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The Devils 0666 File Creation Permissionby@taha-alami-idrissi
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The Devils 0666 File Creation Permission

by Taha ALAMI IDRISSINovember 10th, 2019
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Short of coding the file/directory creation process in C, I don't see a way of modifying the default permissions. As far as I can tell, this is hard-coded into standard utilities. Not making files executable by default makes sense: you don't want any random text to be accidentally misconstrued as shell commands. You may be able to get around this programmatically only: i.e. while creating files from within either a C program, where you make the system calls directly or from within a language that allows you to make a low-level syscall.

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As far as I can tell, this is hard-coded into standard utilities. I straced both a touch creating a new file and a mkdir creating a new directory.

The touch trace produced this:

open("newfile", O_WRONLY|O_CREAT|O_NOCTTY|O_NONBLOCK, 0666) = 3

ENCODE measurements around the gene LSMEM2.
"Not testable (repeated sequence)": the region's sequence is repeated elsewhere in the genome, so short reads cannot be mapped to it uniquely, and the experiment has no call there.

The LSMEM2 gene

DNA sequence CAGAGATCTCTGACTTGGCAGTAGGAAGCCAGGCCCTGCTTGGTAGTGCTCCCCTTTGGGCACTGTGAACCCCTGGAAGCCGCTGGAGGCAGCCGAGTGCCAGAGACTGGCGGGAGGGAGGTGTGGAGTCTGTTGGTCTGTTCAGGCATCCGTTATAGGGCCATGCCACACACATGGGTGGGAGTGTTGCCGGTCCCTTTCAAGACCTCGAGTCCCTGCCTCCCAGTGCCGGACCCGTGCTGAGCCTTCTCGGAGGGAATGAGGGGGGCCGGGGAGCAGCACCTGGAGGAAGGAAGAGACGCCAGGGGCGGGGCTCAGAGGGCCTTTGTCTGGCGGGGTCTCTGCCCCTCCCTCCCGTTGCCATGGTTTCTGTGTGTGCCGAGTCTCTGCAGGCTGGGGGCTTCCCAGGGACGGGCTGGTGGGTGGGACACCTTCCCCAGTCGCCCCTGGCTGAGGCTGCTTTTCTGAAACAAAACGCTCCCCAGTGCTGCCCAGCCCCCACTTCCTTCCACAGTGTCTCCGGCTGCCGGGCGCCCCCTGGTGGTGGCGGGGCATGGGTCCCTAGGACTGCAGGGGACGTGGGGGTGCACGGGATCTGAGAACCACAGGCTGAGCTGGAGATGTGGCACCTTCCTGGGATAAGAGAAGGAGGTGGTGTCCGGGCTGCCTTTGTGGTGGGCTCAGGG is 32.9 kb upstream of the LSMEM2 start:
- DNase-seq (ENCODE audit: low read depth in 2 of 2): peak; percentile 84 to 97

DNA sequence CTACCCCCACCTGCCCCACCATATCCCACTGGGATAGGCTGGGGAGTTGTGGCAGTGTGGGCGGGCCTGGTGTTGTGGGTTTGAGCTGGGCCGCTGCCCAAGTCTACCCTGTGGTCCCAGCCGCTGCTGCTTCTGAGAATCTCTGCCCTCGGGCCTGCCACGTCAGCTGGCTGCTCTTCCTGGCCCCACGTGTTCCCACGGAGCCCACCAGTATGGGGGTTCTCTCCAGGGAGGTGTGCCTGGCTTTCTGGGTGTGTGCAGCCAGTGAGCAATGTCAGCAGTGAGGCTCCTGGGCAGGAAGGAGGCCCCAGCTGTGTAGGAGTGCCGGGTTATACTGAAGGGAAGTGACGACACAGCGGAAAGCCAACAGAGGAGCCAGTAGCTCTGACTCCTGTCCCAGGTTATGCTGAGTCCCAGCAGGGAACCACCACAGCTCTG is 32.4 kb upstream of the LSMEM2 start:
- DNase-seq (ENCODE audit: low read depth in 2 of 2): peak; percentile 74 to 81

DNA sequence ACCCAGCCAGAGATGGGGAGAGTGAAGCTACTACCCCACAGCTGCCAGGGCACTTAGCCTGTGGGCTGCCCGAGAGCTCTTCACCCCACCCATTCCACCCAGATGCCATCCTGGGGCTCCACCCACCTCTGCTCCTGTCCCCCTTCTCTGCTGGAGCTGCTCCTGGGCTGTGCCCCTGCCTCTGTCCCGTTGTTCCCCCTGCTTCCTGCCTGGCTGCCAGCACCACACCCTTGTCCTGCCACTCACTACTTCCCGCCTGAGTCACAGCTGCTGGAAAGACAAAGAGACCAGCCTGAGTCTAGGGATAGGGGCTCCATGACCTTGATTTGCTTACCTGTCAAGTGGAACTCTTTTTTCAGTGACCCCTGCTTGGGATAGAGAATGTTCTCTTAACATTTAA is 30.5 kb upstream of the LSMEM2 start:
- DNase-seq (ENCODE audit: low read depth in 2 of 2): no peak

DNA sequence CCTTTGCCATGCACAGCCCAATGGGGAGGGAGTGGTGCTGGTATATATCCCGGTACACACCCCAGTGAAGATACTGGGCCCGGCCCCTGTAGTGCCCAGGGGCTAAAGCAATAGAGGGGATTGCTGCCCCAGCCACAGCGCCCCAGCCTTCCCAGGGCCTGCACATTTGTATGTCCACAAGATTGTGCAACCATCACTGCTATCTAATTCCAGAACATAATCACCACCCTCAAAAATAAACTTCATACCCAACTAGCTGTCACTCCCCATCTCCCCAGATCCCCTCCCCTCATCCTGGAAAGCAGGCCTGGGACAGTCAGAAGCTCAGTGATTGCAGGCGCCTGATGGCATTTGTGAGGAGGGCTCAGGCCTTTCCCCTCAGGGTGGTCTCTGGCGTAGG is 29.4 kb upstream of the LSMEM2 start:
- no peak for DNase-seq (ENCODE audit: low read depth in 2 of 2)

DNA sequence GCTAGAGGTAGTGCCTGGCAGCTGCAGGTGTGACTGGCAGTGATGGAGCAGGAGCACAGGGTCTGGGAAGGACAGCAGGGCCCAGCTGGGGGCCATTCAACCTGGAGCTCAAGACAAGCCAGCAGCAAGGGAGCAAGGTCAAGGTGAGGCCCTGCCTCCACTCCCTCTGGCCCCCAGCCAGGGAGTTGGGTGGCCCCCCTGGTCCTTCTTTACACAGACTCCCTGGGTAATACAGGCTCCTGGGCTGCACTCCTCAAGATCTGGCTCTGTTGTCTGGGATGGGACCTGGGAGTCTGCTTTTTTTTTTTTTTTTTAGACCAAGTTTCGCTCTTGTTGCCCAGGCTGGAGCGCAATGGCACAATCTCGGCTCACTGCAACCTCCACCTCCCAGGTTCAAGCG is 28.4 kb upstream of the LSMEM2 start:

while the mkdir trace produced this:

mkdir("newdir", 0777)

Short of coding the file/directory creation process in C, I don't see a way of modifying the default permissions. It seems to me, though, that not making files executable by default makes sense: you don't want any random text to be accidentally misconstrued as shell commands.

Update

To give you an example of how the permission bits are hard-coded into the standard utilities. Here are some relevant lines from two files in the coreutils package that contains the source code for both

touch(1)
 and
mkdir(1)
, among others:

mkdir.c:

if (specified_mode)
   {   
     struct mode_change *change = mode_compile (specified_mode);
     if (!change)
       error (EXIT_FAILURE, 0, _("invalid mode %s"),
              quote (specified_mode));
     options.mode = mode_adjust (
                      S_IRWXUGO, true, 
                      umask_value, change,
                      &options.mode_bits
                    );
     free (change);
   }   
  else
    options.mode = S_IRWXUGO & ~umask_value;
}   

In other words, if the mode is not specified, set it to S_IRWXUGO (read:

0777
) modified by the umask_value.

touch.c is even clearer:

int default_permissions = 
  S_IRUSR | S_IWUSR | S_IRGRP | S_IWGRP | S_IROTH | S_IWOTH;

That is, give read and write permissions to everyone (read:

0666
), which will be modified by the process umask on file creation, of course.

You may be able to get around this programmatically only: i.e. while creating files from within either a C program, where you make the system calls directly or from within a language that allows you to make a low-level syscall (see for example Perl's sysopen under perldoc -f sysopen).